Monday, April 10, 2006


If you are lucky enough to arrive into Thailand during the middle of April then chances are that your first experience of the countries’ famous smile will be on mischievous locals waiting by the side of the street with barrels full of water, many large buckets and huge water guns primed and ready to fire. “Sabai-Dee-Pi-Mai!!” they will shout as several of the filled buckets get thrown at your (hopefully closed) car windows- No this is not an unusual welcoming for tourists, this is Thai New Year!!..

Just as the temperature gets to its stifling peak and prior to the onset of the rainy season monsoon, Thailand and the other Buddhist Therevada countries such as Laos, Cambodia and Burma celebrate the Songkran festival. Today this festival is a period for people to return to their home towns, taking part in massive water fights and generally letting their hair down and having a great time. So how did this craziness all start? and how best to experience it?

Traditionally the Songkran festival originated as the lustration ceremony, in which Buddha images from the temples are cleaned. In many cities, the Buddha statues are paraded through the streets, so that the townsfolk can throw water onto them as they pass. Another important custom at this time is that young people pour small amounts of lustral water onto the hands of their elders. People also carry handfuls of sand to their temple (to make up for the dirt that they take away on their feet throughout the year) this sand is then made into large sand castles and decorated- In general, Songkran is a time for cleaning and renewal and many Thais take this opportunity to give their home a thorough cleaning.

Tip 1: Have fun. Don’t take it seriously, get in there, get wet and have a great time! If you don’t like water enough to be walking around constantly damp all day and all evening then consider either changing your travel plans or purchasing a drysuit- no one is safe during Songkran, don’t think that disguising yourself as a Policeman or even Palace Guard will help as authority figures are certain targets for a drenching.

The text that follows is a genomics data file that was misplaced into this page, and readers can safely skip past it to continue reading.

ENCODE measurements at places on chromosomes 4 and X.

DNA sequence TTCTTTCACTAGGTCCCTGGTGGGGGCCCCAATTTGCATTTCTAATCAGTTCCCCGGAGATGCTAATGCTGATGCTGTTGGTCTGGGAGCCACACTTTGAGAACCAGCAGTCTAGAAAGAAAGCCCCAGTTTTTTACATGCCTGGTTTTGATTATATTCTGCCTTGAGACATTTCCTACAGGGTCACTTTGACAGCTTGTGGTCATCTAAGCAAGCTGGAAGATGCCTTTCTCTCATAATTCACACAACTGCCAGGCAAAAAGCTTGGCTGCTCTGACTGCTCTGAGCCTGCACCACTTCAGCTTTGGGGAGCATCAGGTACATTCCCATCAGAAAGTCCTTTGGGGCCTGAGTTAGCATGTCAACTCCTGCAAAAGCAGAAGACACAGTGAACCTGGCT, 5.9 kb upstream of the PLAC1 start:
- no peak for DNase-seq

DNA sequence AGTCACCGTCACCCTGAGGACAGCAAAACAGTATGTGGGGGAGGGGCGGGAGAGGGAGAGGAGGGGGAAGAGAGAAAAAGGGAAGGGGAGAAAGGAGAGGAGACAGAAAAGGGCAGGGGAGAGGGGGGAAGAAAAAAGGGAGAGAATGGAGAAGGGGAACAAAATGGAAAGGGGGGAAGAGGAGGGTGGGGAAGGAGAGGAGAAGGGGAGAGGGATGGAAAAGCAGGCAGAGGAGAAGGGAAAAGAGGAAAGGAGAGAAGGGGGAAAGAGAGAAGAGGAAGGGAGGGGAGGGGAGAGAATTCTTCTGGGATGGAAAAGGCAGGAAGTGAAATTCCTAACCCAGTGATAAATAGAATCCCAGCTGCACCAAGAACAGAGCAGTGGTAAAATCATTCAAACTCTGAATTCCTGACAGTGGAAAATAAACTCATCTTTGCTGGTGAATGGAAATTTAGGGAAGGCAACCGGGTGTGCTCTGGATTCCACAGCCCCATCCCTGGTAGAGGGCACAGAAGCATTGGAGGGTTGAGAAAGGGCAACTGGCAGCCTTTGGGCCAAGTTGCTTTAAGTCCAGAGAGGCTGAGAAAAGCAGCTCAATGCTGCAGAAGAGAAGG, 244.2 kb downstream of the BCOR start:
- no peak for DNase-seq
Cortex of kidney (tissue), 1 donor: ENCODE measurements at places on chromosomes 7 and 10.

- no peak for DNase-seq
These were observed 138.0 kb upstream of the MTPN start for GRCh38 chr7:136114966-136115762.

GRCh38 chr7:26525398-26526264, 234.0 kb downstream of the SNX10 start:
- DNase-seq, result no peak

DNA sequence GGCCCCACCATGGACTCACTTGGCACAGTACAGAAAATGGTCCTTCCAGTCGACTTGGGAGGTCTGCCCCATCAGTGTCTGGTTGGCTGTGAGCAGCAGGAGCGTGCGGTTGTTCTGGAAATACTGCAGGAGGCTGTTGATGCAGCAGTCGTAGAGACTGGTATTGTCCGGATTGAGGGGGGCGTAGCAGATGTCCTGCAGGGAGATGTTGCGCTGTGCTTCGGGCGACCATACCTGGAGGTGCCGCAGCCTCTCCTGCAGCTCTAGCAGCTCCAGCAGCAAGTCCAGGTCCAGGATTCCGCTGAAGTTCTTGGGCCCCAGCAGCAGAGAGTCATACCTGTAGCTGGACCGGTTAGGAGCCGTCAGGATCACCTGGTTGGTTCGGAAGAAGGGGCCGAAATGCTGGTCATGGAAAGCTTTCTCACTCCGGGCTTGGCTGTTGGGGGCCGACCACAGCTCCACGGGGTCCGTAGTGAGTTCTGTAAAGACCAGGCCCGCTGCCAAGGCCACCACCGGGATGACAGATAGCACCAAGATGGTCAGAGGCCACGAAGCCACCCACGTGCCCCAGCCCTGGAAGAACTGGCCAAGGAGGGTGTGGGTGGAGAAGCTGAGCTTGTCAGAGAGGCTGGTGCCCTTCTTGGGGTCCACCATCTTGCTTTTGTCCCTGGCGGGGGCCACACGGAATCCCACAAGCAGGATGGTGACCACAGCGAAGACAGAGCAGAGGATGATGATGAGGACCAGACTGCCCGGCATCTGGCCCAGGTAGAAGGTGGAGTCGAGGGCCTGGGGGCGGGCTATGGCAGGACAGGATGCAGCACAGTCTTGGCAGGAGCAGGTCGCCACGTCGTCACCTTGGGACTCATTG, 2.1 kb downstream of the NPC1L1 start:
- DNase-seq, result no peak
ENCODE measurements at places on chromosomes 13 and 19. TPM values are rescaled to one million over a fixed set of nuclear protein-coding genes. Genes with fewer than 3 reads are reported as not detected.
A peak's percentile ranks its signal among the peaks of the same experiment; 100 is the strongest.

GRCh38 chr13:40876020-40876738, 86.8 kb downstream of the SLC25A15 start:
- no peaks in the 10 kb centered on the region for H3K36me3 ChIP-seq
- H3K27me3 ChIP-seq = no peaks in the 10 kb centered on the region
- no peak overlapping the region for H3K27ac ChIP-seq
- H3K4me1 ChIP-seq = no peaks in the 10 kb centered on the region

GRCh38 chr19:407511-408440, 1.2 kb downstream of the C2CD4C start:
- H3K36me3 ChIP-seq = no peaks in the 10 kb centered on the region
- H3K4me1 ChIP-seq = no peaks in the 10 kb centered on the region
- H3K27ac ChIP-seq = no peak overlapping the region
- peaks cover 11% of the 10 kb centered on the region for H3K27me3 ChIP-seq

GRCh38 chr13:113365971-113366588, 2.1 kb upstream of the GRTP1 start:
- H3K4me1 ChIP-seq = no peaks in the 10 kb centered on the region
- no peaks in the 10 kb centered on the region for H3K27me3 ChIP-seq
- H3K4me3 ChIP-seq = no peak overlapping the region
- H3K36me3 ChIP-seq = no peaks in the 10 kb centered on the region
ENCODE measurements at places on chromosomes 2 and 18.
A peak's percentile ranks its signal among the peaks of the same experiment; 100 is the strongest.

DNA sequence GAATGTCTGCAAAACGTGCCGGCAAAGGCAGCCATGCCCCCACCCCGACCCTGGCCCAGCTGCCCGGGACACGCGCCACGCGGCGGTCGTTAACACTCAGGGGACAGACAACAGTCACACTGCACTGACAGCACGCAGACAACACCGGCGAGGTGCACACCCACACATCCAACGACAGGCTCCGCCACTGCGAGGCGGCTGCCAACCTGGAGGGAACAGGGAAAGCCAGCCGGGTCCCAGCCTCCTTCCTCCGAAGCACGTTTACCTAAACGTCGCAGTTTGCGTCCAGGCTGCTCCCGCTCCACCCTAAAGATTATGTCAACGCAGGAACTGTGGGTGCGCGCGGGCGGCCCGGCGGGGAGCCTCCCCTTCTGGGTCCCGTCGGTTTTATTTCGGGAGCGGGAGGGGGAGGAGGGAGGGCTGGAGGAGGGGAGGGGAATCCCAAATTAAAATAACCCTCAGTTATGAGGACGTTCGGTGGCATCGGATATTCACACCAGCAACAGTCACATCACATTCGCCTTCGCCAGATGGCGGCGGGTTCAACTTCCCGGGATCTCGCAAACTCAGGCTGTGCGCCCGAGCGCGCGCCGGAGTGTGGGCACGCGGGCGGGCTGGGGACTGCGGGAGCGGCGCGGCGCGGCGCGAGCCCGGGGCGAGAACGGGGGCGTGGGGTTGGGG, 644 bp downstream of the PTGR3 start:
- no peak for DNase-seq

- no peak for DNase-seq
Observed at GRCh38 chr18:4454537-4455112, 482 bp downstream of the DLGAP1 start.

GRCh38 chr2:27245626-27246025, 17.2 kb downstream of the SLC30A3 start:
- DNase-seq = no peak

Tip 2: Motorbikes. It is strongly recommended to avoid high speed (plus 10km/hour) travel by motorcycle during Songkran as even if you think that throwing a bucket full of water at a rider on the Highway is madness it is quite possible that those laughing kids in the pickup truck ahead will not. Over three days during Songkran in 2005, over 500 people died and most where involved with motorcycle accidents so our suggestion is to stick to four wheels or better still two legs (its easier to duck or run away also!)

Tip 3: Firepower. There is always someone with a bigger weapon than you at Songkran, don’t think that your SuperSoaker5000 will be any match for the guys draining the river dry with a 6 inch water pump. Having said that from our personal experience don’t expect any mercy if you find yourself unarmed, alone, freezing cold and with a water damaged mobile phone on which to call in reinforcements so make sure you have some emergency water balloons or a bottle of ice water handy for such occasions. (Image from

Tip 4: Sunburn: Make sure you keep your self well protected from the sun, all the water getting thrown about may keep you cool and make you forget about the beating rays but when you get back to the safety of your lodging you will notice that you have become as red and sore as a boiled lobster.


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Makes Easter eggs sound rather tame! Glad you made it back in time xxx

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